My first post on the excellent New York Times article about business model disruption at the Harvard Business School compared the School’s attempts to sustain its existing economics with similar attempts at high-end newspapers like The New York Times and the Wall Street Journal. HBS has chosen to pursue what Professor Clay Christensen refers to as a “sustaining” approach, similar to the strategies followed by several large newspaper companies. In his tweet in response to my post, Jonathan Glick asked the question: “Is HBS the next NYT?”
This question is exactly right. What I didn’t mention in my first post is that educational institutions like Harvard and newspapers like The New York Times depend, in part, on a kind of symbiotic relationship between talent (employees) and these very prestigious institutions. When we think of Michael Porter, we think of the Harvard Business School, and vice versa. Similarly, when we think of Tom Friedman or Maureen Dowd or David Brooks, we think of The New York Times. Mention Bob Woodward and the Washington Post immediately comes to mind. Historically, the institution bestowed its prestige on people like Porter, Friedman and Woodward and, in turn, their identities grew together. In this context, the “talent” would almost always remain with institution until retirement, and in many cases even after, in a kind of emeritus status.
Interestingly, in The Times article, the Dean of Wisconsin’s business school, Francois Ortalo-Magne’, addresses this issue head-on:
Recently, a rival school offered one of his faculty members not just a job, but also shares in an online learning start-up created especially for him. “We’re talking about millions of dollars,” Mr. Ortalo-Magné said. “My best teachers are going to find platforms so they can teach to the world for free. The market is finding a way to unbundle us. My job is to hold this platform together.”
To that end, he has changed his school’s incentive structure, which, as in most of academia, was based primarily on the number of research articles published in elite journals. Now professors who can’t crack those journals but “have a gift for inspiring learning,” he said, in person or online, are being paid as top performers, too. “We are now rewarding people who have tenure to give up on research,” Mr. Ortalo-Magné said.
Mr. Ortalo-Magné spins out the possibilities of disruption even further. “How many calculus professors do we need in the world?” he asked. “Maybe it’s nine. My colleague says it’s four. One to teach in English, one in French, one in Chinese, and one in the farm system in case one dies.”
What is to stop a Coursera from poaching Harvard Business School faculty members directly? “Nothing,” Mr. Nohria said. “The decision people will have to make is whether being on the platform of Harvard Business School, or any great university, is more important than the opportunity to build a brand elsewhere.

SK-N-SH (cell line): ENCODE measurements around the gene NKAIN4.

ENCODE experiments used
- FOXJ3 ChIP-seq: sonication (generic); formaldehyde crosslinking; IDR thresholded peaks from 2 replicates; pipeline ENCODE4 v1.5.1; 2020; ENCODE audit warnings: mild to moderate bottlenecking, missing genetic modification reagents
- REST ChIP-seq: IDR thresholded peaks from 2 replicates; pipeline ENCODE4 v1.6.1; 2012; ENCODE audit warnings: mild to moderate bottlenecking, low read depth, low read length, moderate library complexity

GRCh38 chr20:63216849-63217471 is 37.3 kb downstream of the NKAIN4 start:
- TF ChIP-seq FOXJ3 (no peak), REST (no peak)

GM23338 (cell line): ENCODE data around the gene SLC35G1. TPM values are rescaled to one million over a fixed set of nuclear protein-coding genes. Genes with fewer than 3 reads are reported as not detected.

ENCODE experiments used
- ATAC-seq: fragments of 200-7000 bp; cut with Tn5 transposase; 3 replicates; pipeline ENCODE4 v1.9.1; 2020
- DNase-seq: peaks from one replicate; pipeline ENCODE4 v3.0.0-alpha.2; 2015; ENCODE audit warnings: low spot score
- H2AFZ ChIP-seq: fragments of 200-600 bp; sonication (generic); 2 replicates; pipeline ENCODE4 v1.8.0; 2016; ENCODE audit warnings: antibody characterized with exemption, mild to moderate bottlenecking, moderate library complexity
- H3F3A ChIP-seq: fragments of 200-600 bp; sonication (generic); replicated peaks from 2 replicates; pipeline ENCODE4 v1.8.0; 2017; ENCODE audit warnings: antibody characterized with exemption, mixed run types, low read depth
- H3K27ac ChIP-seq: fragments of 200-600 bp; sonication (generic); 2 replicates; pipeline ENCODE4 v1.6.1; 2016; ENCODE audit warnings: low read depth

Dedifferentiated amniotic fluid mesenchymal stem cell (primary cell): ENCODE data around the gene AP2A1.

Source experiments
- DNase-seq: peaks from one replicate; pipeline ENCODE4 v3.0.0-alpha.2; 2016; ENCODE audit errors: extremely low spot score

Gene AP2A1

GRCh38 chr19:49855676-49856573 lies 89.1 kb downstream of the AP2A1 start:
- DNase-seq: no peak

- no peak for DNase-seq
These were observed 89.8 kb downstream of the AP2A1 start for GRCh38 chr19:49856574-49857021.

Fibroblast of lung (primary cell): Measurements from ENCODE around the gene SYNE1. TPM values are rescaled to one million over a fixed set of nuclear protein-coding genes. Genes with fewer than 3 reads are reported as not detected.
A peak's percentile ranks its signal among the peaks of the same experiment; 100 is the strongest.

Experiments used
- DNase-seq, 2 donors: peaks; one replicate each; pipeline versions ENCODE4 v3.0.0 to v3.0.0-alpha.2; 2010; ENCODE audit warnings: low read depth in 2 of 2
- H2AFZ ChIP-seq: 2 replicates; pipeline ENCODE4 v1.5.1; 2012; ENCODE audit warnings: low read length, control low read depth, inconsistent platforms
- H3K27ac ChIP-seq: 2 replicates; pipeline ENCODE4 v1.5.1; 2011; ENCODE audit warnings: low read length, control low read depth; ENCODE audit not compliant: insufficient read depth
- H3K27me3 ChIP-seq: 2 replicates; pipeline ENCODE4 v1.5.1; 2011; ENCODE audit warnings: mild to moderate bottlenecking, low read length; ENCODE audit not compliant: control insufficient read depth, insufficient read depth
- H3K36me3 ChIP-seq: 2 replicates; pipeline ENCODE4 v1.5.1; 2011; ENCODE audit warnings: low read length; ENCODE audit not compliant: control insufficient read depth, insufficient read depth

“Does Clay Christensen become Clay Christensen just by himself? Or does Clay Christensen become Clay Christensen because he was at Harvard Business School? He’ll have to make that determination.”
This gets at the very heart of institutional coherency (“unbundling”) and is, in my view, the fundamental question that newspapers face as well. It’s true that the Economist has mostly never used bylines. This is the most extreme example of “the brand” subsuming all of the talent in the organization. But that’s an anomaly. In almost all of journalism “stars” are major attractions. Last year, we saw Walt Mossberg and Kara Swisher take their AllThingsD team out of the Journal and almost instantly create a new brand around them called Re/code. I was told by an insider that their recent conference – the first under the new brand – sold out in 45 minutes.
This fundamentally changes the balance of power between institutions like Harvard and the Journal and the “talent” they depend upon to sustain their models. The “talent” now holds the power, and as Mossberg and Swisher prove, a new brand can be built overnight on the web. Perhaps Re/code is sui generis, but just as in academia, these fissures have only just begun to appear in journalism. We haven’t seen a wholesale rush of “star” talent out of places like The Times and the Post, despite high profile moves by the likes of Nate Silver and Ezra Klein, respectively. Nor have we yet seen it in academia.
But the two have striking similarities. And if the “sustaining” approach to their business models has a point of vulnerability, this is where it is in a post-advertising, consumer paying world. David Carr, himself an example of the phenomenon I’ve outlined above, wrote on all of this in his Times Media Equation column about Medium, the blogging tool:
I’ve always been struck by how digital disrupters care deeply about the quality of content that lives online. Even as they helped destroy the business model of traditional publishing, Steve Jobs of Apple, Eric Schmidt of Google and Craig Newmark of Craigslist were always harping on the importance of offering significant content that would enlighten readers.
I personally found Carr’s column to be ahead of itself with respect to Medium’s success. Good for Ev Williams for having charmed him. But fundamentally all the pieces are there. And despite Carr’s words about the traditional business model, that’s still where he earns his living. When Carr, Dowd and Brooks start earning their daily bread from Medium, we’ll know that the fissures have turned to earthquakes.